A robust learning marketplace, Bendable allows residents of all ages and backgrounds to easily discover content that is just right for them and then acquire new knowledge and skills through online courses as well as local, in-person learning opportunities. In most cases, content on the Bendable platform is free for the end user.
Because Bendable is not a plug-and-play app but, rather, is tailored to the learning needs and desires of local residents, the system won’t be launched in Maine until the summer of 2022.
In the interim, the Drucker Institute, the Maine State Library, hundreds of local libraries across the state and other stakeholders—businesses, nonprofits, government agencies, educational institutions and grassroots groups—will go through a design and development process to ensure that residents in every region have direct input into what learning resources and other features Bendable Maine should include.
The Institute of Museum and Library Services is supporting the initiative with American Rescue Plan Act funding provided to the Maine State Library.
Bendable made its debut in June 2020 in South Bend, Indiana, in close partnership with the St. Joseph County Public Library and in collaboration with the Mayor’s Office. Since then, more than 15,000 visitors from the South Bend area have come to the Bendable digital platform to access learning resources from over two dozen national and local content providers.
“We couldn’t be more excited to be bringing Bendable to Maine,” said Rick Wartzman, head of the Drucker Institute’s KH Moon Center for a Functioning Society. “While Maine is obviously much bigger than South Bend in terms of both population and geography, it shares a quality that is essential to Bendable’s success: a strong sense of community.
“With that as a foundation,” Wartzman added, “we are confident that over time we can deliver on Bendable’s essential promise by helping the residents of Maine become more resilient in the face of a fast-changing economy.”
As part of the Drucker Institute’s expansion to Maine, three Bendable Fellows will be hired to provide a steady, on-the-ground presence in different parts of the state and ensure that local residents’ voices are heard in the design and creation of Bendable Maine.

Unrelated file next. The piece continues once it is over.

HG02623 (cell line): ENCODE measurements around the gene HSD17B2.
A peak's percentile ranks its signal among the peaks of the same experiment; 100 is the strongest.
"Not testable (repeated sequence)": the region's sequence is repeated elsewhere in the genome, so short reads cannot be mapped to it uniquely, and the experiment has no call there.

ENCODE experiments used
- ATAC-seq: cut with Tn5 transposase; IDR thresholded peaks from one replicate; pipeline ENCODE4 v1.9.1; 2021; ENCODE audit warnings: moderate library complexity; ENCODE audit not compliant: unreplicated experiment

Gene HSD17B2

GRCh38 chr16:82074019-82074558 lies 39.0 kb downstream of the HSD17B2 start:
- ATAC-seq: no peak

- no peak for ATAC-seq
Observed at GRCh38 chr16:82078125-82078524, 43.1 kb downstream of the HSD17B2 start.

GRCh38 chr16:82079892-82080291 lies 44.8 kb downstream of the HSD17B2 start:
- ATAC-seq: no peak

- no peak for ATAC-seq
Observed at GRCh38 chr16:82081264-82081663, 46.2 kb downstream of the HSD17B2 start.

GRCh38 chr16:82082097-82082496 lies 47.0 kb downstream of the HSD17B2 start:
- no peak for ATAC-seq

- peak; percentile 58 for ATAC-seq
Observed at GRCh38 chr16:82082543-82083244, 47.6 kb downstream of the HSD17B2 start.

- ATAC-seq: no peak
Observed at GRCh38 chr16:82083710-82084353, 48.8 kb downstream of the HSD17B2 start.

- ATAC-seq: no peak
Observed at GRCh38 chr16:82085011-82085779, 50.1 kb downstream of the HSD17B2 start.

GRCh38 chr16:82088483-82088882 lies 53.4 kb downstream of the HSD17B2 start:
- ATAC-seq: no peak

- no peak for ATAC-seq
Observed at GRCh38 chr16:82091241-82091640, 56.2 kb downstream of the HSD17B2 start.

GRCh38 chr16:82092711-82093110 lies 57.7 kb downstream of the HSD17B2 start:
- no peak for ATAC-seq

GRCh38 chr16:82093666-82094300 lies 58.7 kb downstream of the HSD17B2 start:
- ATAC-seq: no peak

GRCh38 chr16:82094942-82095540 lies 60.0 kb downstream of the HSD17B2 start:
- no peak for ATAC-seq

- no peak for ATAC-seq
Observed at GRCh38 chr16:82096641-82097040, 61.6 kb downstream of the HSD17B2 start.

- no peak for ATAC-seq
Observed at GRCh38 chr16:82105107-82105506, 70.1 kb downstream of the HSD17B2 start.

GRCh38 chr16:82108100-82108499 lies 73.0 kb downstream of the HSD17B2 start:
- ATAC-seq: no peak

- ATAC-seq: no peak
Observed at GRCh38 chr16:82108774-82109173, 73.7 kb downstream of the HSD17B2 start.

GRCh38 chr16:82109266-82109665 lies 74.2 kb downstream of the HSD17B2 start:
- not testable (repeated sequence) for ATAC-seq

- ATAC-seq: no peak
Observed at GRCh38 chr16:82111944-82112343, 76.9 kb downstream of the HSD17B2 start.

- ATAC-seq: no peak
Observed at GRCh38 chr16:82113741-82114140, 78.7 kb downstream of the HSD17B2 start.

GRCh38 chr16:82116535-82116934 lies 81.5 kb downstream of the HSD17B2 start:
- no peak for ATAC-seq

“This opportunity to bring a customizable lifelong learning platform for all Maine people is incredibly exciting,” stated Maine State Librarian James Ritter. “Harnessing the creativity of Maine people, universities and colleges, as well as Maine businesses and nonprofits, will be fundamental in making Bendable Maine a success.”
Bendable’s key features include:
- Community Collections—personal playlists of learning resources (classes, TED Talks, podcasts, books, etc.) on a particular subject that are put together by local residents.
- Career Collections—learning pathways, curated by local employers, that help to prepare people for some of the most in-demand jobs in their area. As users complete Career Collection courses, they receive digital badges to mark their progress.
- Community Shelves—handpicked sets of learning resources that allow local employers, nonprofits, schools and other organizations to weave Bendable into their programming and activities while supporting designated cohorts of learners.
While much of the content on Bendable centers on building skills for work, the team at the Drucker Institute has seen in its research that people are eager to learn for different reasons throughout their life—sometimes even throughout their day. As a result, Bendable includes resources on a wide variety of topics, including cooking healthier meals, better handling personal finances and understanding technology. Users can also tap Bendable to study science, literature, music, art and a host of other subjects. By offering this kind of breadth, Bendable aims to cultivate in people the habit of continuous learning.
For more on Bendable, please visit Bendable.com.